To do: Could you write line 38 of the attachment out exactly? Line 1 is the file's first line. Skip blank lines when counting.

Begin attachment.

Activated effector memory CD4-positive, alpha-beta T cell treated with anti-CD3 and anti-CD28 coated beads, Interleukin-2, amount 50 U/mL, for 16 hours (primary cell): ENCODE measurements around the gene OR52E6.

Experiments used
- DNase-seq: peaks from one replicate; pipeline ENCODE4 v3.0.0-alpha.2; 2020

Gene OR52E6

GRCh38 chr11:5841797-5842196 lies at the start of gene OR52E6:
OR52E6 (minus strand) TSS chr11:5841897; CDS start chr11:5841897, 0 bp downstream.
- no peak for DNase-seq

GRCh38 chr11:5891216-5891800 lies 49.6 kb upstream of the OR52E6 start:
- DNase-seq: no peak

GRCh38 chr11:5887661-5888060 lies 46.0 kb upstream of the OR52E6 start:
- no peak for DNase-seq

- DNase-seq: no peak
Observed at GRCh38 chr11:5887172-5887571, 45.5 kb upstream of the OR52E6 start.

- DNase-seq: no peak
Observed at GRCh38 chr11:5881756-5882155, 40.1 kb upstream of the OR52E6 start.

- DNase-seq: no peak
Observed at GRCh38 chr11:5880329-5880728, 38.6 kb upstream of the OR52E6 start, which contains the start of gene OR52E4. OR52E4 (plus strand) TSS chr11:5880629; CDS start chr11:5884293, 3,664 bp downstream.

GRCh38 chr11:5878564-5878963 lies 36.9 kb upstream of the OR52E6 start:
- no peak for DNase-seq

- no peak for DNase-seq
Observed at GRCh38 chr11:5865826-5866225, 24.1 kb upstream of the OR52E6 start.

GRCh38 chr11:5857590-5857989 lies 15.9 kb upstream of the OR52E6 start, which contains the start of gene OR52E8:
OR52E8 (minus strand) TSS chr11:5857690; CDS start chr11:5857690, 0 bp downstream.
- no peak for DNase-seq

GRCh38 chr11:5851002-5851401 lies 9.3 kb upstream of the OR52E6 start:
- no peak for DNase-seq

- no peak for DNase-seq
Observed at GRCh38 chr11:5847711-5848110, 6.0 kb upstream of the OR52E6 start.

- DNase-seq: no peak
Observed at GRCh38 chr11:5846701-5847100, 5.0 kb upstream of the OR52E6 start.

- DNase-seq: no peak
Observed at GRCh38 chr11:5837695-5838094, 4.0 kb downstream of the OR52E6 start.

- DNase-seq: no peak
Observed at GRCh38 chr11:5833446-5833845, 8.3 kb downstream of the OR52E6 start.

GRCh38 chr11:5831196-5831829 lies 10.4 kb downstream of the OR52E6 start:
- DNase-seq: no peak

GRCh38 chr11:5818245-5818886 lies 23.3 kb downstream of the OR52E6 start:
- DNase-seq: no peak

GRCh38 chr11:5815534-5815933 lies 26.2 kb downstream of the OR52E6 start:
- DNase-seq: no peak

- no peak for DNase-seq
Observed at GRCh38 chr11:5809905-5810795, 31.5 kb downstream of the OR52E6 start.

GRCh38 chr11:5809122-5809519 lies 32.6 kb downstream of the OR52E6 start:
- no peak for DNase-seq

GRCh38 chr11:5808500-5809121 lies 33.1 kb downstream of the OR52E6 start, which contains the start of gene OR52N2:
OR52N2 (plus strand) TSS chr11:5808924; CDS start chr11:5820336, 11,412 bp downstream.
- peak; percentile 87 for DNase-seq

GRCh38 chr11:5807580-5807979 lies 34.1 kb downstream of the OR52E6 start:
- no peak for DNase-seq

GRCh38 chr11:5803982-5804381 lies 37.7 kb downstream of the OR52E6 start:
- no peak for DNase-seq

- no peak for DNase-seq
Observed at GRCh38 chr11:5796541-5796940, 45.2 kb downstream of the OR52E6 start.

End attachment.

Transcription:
- DNase-seq: no peak